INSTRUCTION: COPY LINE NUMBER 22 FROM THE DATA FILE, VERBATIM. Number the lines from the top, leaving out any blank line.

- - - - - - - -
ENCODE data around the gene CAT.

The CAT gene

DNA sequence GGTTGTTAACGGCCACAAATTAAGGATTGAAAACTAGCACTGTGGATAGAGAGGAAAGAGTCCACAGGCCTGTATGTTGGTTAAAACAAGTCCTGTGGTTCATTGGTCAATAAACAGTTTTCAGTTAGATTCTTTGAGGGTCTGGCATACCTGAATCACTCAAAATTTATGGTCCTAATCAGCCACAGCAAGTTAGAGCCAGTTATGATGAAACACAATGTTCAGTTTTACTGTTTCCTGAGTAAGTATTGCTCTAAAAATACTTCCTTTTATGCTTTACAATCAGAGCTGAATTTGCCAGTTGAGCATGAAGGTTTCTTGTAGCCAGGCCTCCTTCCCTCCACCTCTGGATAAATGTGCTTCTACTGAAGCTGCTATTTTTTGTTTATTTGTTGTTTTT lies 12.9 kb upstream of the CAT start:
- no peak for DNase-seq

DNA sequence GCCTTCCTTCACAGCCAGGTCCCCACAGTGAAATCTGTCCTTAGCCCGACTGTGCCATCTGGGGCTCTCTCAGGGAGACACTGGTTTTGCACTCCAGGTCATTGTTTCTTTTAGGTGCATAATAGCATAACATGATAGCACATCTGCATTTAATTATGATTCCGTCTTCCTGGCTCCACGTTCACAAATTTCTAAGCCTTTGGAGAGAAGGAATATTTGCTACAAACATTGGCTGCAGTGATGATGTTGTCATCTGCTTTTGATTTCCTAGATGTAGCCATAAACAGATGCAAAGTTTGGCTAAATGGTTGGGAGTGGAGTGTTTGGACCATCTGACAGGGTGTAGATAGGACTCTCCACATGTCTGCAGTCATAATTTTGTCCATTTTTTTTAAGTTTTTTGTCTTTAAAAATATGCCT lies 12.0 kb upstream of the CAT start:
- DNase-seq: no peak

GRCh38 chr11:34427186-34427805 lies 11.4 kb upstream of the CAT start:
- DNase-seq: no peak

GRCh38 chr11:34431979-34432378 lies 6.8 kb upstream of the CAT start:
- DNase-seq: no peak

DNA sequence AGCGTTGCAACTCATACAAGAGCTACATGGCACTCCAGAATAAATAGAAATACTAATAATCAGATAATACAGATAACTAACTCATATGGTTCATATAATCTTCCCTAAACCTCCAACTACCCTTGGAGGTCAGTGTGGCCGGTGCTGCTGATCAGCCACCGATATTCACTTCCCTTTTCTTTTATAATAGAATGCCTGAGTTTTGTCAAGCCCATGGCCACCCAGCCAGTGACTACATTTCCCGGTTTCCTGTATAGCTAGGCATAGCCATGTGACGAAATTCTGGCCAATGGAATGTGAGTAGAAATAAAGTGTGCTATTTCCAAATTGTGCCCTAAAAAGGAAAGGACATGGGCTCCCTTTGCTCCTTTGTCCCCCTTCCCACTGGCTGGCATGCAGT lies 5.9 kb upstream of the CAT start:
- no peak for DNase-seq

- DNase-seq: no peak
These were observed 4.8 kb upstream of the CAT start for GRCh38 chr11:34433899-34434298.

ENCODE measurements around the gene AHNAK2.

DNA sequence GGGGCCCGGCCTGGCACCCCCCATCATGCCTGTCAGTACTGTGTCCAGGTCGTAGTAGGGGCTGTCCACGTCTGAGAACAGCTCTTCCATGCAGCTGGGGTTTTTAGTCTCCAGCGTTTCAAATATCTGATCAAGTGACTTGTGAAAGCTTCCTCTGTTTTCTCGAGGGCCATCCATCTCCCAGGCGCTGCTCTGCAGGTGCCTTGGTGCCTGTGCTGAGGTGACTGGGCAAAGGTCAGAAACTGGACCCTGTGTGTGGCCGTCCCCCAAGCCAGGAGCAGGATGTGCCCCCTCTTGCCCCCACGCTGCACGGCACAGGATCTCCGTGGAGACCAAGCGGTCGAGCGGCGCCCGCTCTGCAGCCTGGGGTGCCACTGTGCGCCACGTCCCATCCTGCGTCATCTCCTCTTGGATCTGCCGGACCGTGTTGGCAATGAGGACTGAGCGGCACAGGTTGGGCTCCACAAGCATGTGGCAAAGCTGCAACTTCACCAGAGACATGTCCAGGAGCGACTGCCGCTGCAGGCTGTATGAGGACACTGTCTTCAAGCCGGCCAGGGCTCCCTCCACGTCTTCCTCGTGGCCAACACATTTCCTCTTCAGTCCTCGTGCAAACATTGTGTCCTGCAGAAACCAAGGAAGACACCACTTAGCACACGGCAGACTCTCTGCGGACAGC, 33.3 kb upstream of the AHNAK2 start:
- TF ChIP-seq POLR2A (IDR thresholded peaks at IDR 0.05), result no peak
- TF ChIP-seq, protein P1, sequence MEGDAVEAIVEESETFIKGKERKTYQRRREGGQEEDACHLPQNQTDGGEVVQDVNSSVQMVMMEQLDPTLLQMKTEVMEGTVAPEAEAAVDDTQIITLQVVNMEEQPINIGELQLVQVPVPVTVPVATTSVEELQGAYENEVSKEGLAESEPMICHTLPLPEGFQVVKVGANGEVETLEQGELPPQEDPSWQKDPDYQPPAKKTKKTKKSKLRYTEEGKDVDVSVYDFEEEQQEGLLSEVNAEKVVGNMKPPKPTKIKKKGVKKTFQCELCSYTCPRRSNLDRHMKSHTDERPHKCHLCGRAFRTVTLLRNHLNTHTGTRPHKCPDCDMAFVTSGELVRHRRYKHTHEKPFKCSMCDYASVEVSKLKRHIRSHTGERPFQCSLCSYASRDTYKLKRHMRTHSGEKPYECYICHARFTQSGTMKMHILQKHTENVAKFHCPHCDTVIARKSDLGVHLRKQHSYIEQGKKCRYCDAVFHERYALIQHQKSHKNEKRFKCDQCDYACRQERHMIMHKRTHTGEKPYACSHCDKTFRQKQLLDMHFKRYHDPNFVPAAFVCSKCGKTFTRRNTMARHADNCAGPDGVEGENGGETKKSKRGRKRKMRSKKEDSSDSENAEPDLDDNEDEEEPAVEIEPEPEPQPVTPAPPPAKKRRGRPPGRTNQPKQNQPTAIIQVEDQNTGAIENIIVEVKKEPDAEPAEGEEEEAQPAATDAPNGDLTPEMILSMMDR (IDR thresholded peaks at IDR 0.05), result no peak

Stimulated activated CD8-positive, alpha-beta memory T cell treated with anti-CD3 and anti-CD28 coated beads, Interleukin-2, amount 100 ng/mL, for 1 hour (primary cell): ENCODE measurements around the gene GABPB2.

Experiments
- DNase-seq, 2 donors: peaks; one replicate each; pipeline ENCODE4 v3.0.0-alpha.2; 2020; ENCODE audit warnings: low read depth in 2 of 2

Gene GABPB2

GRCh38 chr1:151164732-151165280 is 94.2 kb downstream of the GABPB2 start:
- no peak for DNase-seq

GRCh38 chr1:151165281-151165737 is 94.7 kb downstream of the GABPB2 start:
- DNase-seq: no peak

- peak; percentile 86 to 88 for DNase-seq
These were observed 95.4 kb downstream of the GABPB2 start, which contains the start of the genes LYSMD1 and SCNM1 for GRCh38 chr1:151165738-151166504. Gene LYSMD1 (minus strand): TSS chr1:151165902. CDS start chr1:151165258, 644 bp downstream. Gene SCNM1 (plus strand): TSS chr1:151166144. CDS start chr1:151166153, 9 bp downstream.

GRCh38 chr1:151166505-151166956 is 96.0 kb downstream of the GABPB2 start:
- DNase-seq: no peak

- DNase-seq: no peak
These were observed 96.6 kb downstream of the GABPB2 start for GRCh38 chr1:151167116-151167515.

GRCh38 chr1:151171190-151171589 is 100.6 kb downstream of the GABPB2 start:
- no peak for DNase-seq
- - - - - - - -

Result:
Gene GABPB2